migration. Our study also begins to cast light on patterns of human
dispersal within the Americas."
In the most
comprehensive survey of genetic diversity in Native Americans so far,
the team took data from 52 Native American and 17 Siberian groups,
studying more than 300,000 specific DNA sequence variations called
Single Nucleotide Polymorphisms to examine patterns of genetic
similarities and differences between the population groups.
The second and third
migrations have left an impact only in Arctic populations that speak
Eskimo-Aleut languages and in the Canadian Chipewyan who speak a
Na-Dene language. However, even these populations have inherited most
of their genome from the First American migration.
derive more than 50% of their DNA from First Americans, and the
Chipewyan around 90%. This reflects the fact that these two later
streams of Asian migration mixed with the First Americans they
encountered after they arrived in North America.
"There are at
least three deep lineages in Native American populations," said
co-author David Reich, Professor of genetics at Harvard Medical
lineage leading to First Americans is the most anciently diverged,
whereas the Asian lineages that contributed some of the DNA to
Eskimo-Aleut speakers and the Na-Dene-speaking Chipewyan from Canada
are more closely related to present-day East Asian populations."
The team also found
that once in the Americas, people expanded southward along a route
that hugged the coast with populations splitting off along the way.
After divergence, there was little gene flow among Native American
groups, especially in South America.
exceptions to this simple dispersal were also discovered. First,
Central American Chibchan-speakers have ancestry from both North and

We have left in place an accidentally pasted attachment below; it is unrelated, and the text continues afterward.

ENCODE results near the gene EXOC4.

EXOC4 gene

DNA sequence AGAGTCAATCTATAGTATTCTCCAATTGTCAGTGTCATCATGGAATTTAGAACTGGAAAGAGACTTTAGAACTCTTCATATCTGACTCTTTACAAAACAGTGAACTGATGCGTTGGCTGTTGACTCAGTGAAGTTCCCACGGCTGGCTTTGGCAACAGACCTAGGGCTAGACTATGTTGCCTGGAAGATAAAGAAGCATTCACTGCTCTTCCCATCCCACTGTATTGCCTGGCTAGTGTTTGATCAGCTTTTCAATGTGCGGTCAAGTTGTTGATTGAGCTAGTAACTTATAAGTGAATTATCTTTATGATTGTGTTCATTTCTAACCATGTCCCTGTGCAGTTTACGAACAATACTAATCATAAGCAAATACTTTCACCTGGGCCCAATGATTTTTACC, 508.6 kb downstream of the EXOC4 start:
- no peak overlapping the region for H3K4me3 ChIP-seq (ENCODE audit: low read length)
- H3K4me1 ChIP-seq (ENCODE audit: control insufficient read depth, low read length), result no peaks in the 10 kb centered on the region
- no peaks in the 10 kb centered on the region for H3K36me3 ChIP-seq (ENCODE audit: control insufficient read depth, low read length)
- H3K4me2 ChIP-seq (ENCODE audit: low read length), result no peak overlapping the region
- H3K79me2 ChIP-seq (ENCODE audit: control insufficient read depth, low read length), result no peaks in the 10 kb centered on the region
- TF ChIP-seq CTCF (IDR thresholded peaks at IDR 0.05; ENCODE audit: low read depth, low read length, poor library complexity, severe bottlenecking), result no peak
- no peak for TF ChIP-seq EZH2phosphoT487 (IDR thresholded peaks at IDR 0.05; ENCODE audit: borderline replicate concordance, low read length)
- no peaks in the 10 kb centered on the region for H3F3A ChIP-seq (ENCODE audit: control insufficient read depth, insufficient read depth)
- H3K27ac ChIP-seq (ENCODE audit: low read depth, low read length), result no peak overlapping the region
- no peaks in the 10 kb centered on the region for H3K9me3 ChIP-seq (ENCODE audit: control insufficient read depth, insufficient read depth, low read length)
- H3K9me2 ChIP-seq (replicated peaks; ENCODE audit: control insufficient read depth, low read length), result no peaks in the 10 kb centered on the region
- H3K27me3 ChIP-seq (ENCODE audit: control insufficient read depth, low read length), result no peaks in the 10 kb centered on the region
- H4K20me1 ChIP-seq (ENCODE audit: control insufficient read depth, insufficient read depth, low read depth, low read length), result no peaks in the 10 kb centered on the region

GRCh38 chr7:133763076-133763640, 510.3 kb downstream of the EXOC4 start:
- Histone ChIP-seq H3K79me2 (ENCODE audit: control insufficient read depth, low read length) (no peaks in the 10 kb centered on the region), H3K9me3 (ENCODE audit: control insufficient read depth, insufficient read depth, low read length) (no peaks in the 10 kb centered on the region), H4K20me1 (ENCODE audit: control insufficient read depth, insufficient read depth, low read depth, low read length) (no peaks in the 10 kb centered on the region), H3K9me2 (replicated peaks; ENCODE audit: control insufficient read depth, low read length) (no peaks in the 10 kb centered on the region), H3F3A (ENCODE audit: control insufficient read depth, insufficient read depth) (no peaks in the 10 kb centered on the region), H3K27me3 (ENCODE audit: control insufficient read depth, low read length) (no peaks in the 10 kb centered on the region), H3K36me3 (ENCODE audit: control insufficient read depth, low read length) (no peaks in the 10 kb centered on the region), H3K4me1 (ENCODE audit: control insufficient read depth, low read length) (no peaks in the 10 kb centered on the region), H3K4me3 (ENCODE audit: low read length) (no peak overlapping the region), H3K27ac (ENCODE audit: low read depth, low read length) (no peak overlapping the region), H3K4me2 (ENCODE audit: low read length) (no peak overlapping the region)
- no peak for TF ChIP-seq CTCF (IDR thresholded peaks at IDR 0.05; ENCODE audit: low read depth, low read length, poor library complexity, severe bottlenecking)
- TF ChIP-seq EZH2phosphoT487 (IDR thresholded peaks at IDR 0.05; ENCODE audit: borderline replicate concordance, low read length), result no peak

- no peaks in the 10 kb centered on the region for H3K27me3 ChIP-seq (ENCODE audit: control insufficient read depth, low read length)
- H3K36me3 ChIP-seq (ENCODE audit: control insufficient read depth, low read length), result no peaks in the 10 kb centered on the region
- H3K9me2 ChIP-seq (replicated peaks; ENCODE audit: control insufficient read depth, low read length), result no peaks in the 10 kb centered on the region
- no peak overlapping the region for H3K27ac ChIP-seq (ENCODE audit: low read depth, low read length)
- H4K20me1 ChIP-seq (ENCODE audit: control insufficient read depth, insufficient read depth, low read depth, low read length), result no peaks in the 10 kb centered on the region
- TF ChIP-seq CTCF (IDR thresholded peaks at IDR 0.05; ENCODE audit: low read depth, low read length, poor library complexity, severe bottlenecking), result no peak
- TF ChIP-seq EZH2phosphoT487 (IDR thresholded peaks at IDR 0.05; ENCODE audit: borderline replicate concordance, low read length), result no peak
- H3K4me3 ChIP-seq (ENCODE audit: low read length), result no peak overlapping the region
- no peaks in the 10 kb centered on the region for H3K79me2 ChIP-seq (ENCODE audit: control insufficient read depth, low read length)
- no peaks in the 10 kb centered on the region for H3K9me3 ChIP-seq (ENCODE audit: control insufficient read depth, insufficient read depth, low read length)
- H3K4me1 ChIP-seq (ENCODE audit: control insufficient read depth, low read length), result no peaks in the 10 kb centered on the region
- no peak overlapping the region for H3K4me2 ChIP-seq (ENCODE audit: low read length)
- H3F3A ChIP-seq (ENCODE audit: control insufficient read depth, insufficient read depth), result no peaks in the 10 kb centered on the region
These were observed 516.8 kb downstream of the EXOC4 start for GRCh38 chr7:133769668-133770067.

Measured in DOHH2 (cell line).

South America, reflecting back-migration from South America and
mixture of two widely separated strands of Native ancestry.
Second, the Naukan
and coastal Chukchi from north-eastern Siberia carry 'First American'
DNA. Thus, Eskimo-Aleut speakers migrated back to Asia, bringing
Native American genes.
The team's analysis
was complicated by the influx into the hemisphere of European and
African immigrants since 1492 and the 500 years of genetic mixing
that followed. To address this, the authors developed methods that
allowed them to focus on the sections of peoples' genomes that were
of entirely Native American origin.
"The study of
Native American populations is technically very challenging because
of the widespread occurrence of European and African mixture in
Native American groups," said Professor Ruiz-Linares.
"We developed a
method to peel back this mixture to learn about the relationships
among Native Americans before Europeans and Africans arrived,"
Professor Reich said, "allowing us to study the history of many
more Native American populations than we could have done otherwise."
The assembly of DNA
samples from such a diverse range of populations was only possible
through a collaboration of an international team of 64 researchers
from the Americas (Argentina, Bolivia, Brazil, Canada, Chile,
Colombia, Costa Rica, Guatemala, Mexico, Peru, Russia and the USA),
Europe (England, France, Spain and Switzerland) and Russia.
American population history' is published in the journal Nature.